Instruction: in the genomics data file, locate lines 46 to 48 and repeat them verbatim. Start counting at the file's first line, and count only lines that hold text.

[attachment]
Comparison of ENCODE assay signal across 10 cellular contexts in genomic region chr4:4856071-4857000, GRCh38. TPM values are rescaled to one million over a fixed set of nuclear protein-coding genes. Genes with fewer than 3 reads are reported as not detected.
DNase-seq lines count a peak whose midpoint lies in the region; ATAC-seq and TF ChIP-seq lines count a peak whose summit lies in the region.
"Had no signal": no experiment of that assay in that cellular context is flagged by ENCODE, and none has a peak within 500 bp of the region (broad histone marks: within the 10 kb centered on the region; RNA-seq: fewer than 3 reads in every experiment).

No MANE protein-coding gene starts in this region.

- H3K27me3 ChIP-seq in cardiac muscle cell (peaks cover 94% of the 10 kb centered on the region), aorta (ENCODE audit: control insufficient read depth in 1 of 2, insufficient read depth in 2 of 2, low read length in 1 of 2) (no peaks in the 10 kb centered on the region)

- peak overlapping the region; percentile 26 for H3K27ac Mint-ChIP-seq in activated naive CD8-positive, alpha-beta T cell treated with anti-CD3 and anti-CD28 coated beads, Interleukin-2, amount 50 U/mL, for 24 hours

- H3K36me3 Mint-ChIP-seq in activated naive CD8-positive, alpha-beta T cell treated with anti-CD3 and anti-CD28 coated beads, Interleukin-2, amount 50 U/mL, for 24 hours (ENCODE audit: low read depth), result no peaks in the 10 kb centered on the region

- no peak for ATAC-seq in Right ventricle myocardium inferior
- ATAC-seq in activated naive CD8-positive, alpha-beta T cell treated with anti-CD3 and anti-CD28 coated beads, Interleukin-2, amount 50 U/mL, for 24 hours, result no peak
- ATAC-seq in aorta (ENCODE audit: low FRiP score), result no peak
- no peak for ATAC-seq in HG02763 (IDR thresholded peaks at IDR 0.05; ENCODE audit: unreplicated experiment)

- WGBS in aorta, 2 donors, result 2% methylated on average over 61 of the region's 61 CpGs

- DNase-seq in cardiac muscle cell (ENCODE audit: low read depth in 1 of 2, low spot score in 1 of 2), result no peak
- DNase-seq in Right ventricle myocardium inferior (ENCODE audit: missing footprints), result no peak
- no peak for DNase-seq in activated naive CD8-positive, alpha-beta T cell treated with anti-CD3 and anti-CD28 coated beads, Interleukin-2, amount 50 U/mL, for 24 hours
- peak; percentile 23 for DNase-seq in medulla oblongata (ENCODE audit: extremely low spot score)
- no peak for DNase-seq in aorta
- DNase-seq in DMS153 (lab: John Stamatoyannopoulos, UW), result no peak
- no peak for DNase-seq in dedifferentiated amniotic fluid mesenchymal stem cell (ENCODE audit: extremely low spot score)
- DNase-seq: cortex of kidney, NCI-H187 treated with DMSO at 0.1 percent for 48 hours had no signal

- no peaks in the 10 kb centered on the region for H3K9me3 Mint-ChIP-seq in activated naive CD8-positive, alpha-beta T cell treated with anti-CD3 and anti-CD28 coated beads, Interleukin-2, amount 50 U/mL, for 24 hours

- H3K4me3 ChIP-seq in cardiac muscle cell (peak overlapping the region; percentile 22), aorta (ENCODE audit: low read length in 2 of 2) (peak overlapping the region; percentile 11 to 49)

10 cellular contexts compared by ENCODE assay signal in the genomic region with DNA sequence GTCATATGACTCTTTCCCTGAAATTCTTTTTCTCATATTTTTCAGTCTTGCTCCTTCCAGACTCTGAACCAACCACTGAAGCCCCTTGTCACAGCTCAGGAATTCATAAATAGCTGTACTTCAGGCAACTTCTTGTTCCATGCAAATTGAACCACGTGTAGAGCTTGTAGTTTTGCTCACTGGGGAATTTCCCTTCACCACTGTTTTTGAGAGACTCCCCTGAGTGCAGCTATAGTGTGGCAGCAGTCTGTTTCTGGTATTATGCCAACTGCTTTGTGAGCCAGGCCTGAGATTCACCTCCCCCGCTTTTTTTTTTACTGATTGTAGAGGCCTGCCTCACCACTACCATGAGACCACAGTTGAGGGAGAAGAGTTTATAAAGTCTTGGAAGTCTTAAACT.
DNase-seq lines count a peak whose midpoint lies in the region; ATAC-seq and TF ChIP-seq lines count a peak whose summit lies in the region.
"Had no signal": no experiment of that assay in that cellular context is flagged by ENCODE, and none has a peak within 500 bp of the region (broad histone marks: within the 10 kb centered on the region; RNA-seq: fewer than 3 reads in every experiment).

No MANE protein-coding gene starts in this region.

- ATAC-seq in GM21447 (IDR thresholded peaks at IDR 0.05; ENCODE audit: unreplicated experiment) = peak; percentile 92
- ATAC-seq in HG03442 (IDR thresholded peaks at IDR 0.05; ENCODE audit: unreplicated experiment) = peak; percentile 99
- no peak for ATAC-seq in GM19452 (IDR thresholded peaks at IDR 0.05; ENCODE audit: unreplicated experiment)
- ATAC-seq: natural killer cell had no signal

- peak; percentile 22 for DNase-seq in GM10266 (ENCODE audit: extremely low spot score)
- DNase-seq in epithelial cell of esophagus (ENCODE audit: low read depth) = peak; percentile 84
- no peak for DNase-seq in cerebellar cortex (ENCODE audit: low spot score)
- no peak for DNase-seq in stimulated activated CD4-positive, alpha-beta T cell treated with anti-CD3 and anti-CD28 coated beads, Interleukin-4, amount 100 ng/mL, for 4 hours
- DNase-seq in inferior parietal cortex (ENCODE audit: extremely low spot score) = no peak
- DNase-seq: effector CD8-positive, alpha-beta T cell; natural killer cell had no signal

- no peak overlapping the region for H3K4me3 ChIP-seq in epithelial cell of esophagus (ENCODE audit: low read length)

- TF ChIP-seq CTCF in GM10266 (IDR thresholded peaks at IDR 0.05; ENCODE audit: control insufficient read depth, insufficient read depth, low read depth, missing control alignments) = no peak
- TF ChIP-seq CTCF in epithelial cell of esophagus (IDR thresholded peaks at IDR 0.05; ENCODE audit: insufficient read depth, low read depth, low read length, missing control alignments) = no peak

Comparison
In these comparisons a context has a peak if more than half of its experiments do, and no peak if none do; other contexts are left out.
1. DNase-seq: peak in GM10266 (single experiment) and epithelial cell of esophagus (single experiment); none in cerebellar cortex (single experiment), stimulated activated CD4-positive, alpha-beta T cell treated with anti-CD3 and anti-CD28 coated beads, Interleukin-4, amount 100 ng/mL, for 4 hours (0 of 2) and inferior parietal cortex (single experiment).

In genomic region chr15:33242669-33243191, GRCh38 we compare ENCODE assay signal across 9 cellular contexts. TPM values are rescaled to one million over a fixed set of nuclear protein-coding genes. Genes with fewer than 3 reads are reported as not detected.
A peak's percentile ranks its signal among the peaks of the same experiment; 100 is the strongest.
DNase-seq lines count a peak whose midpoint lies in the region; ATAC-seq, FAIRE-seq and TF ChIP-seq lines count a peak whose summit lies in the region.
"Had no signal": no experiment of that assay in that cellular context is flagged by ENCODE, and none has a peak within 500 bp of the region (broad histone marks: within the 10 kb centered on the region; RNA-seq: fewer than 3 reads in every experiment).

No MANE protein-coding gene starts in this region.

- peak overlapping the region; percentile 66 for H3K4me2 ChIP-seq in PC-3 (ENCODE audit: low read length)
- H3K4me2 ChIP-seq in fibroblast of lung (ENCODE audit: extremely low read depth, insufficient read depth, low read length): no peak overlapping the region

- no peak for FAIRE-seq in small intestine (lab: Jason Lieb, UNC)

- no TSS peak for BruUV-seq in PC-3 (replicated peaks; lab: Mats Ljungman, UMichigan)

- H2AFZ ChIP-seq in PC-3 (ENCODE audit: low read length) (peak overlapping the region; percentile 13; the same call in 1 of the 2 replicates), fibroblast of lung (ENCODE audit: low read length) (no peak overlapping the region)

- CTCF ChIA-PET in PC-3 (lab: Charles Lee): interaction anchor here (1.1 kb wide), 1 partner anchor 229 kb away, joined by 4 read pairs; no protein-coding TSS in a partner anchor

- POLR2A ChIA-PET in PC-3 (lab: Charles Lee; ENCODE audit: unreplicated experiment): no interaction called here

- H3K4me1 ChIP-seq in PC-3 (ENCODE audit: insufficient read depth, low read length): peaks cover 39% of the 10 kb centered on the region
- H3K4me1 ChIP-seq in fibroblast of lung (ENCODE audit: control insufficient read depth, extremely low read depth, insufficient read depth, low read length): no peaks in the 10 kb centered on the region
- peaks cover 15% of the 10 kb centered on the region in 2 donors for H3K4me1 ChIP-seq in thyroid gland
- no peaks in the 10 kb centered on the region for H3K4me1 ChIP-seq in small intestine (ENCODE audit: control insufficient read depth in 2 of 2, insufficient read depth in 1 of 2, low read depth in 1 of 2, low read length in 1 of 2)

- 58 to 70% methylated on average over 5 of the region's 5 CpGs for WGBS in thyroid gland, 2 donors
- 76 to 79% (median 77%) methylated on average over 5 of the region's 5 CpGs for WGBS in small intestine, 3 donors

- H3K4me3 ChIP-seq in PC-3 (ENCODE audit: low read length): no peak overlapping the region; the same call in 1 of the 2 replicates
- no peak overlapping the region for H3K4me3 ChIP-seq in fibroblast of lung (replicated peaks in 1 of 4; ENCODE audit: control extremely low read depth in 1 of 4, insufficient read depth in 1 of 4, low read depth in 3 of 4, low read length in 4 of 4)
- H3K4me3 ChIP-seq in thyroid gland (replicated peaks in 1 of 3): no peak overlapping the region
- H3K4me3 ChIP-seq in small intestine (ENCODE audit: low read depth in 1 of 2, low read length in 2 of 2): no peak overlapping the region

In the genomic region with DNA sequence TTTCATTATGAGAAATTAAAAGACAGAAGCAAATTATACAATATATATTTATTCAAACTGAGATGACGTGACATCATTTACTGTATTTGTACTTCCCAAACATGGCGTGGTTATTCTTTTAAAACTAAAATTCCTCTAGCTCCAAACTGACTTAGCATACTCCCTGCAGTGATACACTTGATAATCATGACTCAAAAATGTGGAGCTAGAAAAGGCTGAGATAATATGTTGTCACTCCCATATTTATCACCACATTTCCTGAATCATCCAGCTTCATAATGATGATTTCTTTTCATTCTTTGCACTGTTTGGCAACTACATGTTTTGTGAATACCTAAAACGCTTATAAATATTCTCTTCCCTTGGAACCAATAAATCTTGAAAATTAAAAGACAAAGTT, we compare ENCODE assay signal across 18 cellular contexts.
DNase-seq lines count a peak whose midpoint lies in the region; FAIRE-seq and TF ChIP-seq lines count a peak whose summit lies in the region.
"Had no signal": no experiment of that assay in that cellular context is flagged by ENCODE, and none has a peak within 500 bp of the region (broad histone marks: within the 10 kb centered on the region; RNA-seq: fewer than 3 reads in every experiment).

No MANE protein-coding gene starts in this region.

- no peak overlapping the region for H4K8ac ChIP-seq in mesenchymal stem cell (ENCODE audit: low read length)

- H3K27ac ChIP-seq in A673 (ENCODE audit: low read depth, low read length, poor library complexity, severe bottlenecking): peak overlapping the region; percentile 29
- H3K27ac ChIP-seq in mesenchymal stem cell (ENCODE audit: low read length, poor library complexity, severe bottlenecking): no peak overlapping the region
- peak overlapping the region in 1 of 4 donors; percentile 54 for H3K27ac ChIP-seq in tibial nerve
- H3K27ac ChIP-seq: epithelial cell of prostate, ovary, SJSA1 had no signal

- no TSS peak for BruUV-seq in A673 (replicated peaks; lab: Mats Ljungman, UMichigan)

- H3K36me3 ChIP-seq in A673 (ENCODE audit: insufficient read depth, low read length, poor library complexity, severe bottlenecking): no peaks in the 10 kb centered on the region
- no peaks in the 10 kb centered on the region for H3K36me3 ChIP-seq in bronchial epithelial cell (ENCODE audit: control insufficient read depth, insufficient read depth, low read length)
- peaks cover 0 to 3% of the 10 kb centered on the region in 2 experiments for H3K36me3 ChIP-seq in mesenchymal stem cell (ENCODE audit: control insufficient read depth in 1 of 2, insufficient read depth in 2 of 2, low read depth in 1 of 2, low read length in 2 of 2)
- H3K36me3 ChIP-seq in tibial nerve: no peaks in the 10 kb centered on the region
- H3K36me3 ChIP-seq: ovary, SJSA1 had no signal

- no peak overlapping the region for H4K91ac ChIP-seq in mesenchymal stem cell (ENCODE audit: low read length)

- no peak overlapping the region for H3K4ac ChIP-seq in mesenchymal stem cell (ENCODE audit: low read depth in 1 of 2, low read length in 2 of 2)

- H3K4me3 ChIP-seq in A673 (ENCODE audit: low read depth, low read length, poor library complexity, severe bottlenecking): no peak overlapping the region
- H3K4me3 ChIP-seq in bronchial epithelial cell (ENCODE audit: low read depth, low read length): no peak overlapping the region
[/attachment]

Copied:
"Had no signal": no experiment of that assay in that cellular context is flagged by ENCODE, and none has a peak within 500 bp of the region (broad histone marks: within the 10 kb centered on the region; RNA-seq: fewer than 3 reads in every experiment).

No MANE protein-coding gene starts in this region.

- peak overlapping the region; percentile 66 for H3K4me2 ChIP-seq in PC-3 (ENCODE audit: low read length)